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Why have more renewables in Germany and Australia led to an increase in carbon emissions and blackouts?

Written by Evan Byrne, Senior Account Executive in Madano’s Energy Practice.

Last week’s Contracts for Difference auction results show offshore wind at its lowest ever cost. This reflects the trend which will see more and more renewables put on the system.

In the years to come, we can expect to see a range of new grid technologies deployed to enhance distribution and transmission as well as the emergence of micro-grids. These developments could theoretically enable a 100% renewables energy system – a system that does not have to resort to massive overcapacity to meet demand, but what about in the short and medium term?

The most critical issue is ensuring an overarching strategy that clearly outlines the necessary steps to deliver the energy transition successfully. Any successful strategy will need to identify where the pressure points will emerge in the system.

The biggest issue renewables have is intermittent generation and the variability of energy output. Renewables require extensive back-up sources to ensure security of supply. This back-up power has to come from dispatchable energy, namely coal, gas or perhaps even micro-nuclear in the future.

The South Australian Example

If this back up is not in place, or is vulnerable to disruption, there is a risk to security of supply. A good example is South Australia, where generous incentives were awarded to encourage the development of renewable energy generation. Consequently, its network carrying capacity now exceeds 40 per cent. It is expected that this number will rise to 67% by 2025. .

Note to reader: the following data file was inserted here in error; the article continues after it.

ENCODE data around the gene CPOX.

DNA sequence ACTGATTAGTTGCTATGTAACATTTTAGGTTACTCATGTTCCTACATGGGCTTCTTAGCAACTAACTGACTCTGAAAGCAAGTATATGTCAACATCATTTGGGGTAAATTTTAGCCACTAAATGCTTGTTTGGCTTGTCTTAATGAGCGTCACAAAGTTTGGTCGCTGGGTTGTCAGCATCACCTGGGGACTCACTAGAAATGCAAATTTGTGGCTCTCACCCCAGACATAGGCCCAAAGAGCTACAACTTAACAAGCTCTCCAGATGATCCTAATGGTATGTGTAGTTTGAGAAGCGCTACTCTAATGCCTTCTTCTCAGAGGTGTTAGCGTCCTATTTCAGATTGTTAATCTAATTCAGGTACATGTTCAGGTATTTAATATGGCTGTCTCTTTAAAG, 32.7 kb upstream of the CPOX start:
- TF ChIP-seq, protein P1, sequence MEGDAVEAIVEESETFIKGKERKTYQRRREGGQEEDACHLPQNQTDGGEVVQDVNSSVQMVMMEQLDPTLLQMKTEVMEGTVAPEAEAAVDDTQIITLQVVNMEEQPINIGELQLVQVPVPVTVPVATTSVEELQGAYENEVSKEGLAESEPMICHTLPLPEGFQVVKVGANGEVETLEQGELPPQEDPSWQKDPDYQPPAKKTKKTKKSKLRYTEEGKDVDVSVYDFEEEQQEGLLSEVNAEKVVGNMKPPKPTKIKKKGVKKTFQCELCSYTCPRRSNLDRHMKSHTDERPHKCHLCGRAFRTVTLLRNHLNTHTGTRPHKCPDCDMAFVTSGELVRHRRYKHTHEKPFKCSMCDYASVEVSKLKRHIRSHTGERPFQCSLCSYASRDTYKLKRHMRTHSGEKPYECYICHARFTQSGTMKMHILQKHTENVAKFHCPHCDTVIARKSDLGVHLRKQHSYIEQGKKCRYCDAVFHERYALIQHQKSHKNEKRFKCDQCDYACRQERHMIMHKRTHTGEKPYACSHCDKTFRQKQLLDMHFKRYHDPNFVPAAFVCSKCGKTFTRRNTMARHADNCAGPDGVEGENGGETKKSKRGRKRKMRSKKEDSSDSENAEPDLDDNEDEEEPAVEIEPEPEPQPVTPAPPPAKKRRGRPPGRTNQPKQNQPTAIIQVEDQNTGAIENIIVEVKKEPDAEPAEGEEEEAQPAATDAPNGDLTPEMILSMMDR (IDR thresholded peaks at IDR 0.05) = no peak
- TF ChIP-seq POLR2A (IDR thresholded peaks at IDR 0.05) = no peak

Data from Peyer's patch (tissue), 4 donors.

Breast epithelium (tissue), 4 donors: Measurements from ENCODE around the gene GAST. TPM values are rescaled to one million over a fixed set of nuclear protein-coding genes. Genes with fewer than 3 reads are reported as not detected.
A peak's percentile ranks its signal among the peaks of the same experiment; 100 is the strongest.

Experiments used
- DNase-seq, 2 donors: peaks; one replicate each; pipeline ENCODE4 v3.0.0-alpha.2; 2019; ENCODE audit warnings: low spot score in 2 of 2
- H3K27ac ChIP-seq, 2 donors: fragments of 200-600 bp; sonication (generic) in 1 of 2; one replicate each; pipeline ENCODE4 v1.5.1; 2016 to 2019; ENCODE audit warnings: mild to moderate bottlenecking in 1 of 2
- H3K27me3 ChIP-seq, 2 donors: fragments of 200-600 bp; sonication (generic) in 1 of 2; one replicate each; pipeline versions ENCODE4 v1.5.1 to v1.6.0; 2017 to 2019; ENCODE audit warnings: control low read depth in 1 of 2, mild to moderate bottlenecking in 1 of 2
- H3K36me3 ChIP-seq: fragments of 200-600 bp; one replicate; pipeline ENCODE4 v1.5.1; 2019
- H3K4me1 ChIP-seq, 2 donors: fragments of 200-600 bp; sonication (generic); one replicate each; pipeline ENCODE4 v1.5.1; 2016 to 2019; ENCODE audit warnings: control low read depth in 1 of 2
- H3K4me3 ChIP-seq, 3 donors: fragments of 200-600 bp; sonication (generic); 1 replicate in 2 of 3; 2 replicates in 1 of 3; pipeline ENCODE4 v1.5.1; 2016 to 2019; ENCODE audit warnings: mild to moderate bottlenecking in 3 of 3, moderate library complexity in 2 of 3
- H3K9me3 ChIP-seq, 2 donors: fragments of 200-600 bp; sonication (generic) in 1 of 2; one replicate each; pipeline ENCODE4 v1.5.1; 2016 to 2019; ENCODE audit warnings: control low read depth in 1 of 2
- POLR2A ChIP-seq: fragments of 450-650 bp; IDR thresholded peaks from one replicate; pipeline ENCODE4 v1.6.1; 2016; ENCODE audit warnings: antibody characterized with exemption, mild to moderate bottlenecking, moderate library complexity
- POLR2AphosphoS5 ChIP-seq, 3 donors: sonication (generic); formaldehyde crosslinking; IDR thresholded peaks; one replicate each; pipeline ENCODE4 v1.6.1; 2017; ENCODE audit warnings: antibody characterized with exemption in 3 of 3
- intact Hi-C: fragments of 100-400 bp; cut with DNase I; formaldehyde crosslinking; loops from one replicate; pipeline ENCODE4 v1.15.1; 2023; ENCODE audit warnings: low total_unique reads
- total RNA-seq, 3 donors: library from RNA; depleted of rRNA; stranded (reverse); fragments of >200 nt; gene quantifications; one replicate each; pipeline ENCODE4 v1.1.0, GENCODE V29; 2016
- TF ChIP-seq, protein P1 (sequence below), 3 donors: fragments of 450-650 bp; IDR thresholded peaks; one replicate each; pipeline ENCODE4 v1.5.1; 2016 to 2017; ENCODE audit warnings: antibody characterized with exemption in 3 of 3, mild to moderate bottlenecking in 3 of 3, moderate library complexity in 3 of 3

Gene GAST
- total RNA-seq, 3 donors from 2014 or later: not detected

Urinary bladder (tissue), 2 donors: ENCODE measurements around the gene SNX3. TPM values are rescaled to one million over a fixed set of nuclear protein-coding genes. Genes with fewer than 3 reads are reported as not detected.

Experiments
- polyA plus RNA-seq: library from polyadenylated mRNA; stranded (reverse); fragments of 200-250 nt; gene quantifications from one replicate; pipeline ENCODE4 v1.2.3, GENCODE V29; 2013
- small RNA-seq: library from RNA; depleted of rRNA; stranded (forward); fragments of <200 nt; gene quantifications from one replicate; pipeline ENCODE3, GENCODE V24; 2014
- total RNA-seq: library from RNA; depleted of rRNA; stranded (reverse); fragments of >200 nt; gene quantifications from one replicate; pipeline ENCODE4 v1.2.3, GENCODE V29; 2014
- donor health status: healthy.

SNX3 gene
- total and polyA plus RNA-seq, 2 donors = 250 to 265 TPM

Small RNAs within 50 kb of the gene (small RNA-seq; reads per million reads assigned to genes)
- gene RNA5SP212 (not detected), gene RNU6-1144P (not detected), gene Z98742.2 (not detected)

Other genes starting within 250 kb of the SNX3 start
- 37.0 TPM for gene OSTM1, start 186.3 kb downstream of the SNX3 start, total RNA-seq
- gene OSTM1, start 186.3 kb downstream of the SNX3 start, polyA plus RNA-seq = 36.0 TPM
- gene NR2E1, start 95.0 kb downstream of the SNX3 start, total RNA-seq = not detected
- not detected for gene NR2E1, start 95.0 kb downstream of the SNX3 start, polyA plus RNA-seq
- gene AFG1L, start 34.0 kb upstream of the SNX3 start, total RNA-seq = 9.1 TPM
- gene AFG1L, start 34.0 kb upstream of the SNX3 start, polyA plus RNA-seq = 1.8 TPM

In the South Australian example, baseload quickly became uneconomical, and was effectively forced out of the market. South Australia became dependent on gas, diesel and coal from Victoria (brought in via interconnector) to provide whatever electricity renewables did not. In September 2016, the interconnector to Victoria failed during a storm, and there was a black out affecting the entire state because the renewables generation was unable to meet the demand.

The German Example

Another pressure point that can emerge as part of a push for 100% renewables is the increased dependence on fossil fuels as backup. Germany has one of the highest renewables penetration in Europe, with some of its Bundesländer states using 100% of renewable energy on a regular basis.

However, since the advent of its Energiewende (Energy transition) policy, Germany’s emissions have increased, despite the record level of renewables on the network. This is largely due to the phase out of nuclear in the country, which followed the 2011 Fukushima incident. But  it is also likely due to Germany’s drive to introduce renewables quickly onto the system.

It is easy to point to the failures of the South Australian energy market as an argument against the rapid introduction of renewables. In the case of Germany, those opposed to renewables claim with some justification that more renewables have indirectly led to rapidly growing emissions.

In reality, South Australia failed due to the lack of a long-term strategy. An unsustainable level of renewables penetration was caused by overly generous incentives, which simultaneously rendered other energy sources commercially non-viable, rendering the energy market dysfunctional.

The Energiewende maps out a clear long-term strategy to 2050 and therefore makes the policy easier to defend. While there is an increase in emissions in the short-term, public support for the Energiewende remains high.

The transition of our energy systems to integrate renewables wholesale requires a clear strategy that will anticipate the major issues arising from this process.

There is a pressing need to communicate not just the objectives of the new approach but also the possible issues that could emerge.